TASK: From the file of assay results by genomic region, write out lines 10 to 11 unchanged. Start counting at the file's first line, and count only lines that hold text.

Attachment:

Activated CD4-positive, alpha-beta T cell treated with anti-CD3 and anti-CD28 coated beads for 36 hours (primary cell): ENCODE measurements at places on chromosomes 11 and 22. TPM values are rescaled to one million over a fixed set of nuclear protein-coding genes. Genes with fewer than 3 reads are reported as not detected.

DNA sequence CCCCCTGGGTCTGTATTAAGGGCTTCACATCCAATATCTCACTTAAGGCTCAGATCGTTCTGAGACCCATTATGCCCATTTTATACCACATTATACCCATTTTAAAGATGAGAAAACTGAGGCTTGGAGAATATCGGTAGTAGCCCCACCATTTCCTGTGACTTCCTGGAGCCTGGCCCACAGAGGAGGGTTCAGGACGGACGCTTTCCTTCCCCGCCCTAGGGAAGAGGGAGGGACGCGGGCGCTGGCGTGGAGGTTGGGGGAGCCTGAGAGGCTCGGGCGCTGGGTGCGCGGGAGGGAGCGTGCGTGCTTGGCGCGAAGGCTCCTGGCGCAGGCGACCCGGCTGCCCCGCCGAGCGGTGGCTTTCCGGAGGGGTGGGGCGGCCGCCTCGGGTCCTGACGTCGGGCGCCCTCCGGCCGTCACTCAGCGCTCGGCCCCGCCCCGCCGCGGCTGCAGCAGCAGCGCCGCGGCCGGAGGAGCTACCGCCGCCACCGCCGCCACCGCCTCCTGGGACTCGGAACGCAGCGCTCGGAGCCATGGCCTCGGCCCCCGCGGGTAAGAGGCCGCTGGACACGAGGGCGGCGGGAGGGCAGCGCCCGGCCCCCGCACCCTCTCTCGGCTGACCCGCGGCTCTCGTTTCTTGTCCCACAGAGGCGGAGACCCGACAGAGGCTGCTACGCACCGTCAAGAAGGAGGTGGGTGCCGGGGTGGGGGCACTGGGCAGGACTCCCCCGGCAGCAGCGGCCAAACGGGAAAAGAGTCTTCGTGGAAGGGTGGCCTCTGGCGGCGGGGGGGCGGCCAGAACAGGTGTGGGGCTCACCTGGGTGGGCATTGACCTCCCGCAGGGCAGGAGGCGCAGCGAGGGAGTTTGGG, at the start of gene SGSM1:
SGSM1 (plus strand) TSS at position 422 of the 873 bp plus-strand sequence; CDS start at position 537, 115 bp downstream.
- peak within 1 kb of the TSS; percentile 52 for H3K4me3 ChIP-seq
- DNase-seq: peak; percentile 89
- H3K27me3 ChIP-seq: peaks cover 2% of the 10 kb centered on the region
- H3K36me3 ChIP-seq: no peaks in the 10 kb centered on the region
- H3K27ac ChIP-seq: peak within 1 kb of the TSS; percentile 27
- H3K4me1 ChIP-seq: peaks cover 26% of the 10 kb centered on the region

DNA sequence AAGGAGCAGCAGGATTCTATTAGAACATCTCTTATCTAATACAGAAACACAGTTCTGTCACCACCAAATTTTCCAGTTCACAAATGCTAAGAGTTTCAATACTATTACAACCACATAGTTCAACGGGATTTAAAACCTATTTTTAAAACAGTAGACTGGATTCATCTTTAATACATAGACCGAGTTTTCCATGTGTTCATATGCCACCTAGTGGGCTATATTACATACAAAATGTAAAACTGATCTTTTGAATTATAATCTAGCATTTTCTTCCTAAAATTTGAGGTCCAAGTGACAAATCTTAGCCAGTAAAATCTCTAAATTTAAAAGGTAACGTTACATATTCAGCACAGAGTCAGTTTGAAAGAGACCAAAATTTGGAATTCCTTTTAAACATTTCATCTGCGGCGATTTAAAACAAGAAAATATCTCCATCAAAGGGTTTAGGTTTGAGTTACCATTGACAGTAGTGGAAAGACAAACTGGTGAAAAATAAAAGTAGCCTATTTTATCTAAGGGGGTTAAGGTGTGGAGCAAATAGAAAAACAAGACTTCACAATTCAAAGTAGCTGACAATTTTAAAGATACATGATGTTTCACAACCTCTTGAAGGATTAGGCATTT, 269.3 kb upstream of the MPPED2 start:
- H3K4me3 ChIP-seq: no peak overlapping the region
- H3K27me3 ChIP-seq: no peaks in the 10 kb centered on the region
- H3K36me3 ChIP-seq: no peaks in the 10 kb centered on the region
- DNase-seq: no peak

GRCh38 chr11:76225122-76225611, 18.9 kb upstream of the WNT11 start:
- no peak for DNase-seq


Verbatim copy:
DNA sequence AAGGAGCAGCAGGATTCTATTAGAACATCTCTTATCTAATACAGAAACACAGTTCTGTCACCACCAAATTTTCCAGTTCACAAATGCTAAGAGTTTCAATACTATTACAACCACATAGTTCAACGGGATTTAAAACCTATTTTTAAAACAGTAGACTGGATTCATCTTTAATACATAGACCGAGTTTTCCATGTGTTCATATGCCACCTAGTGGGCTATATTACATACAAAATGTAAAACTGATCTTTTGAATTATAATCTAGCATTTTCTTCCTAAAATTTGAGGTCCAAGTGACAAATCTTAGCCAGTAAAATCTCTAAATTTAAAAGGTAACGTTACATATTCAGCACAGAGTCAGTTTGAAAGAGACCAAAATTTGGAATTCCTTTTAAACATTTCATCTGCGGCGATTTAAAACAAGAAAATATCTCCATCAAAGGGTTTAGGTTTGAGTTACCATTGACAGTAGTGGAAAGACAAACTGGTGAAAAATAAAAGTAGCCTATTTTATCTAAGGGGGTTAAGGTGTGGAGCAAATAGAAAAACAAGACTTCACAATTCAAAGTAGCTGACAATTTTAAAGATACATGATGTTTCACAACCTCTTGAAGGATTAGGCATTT, 269.3 kb upstream of the MPPED2 start:
- H3K4me3 ChIP-seq: no peak overlapping the region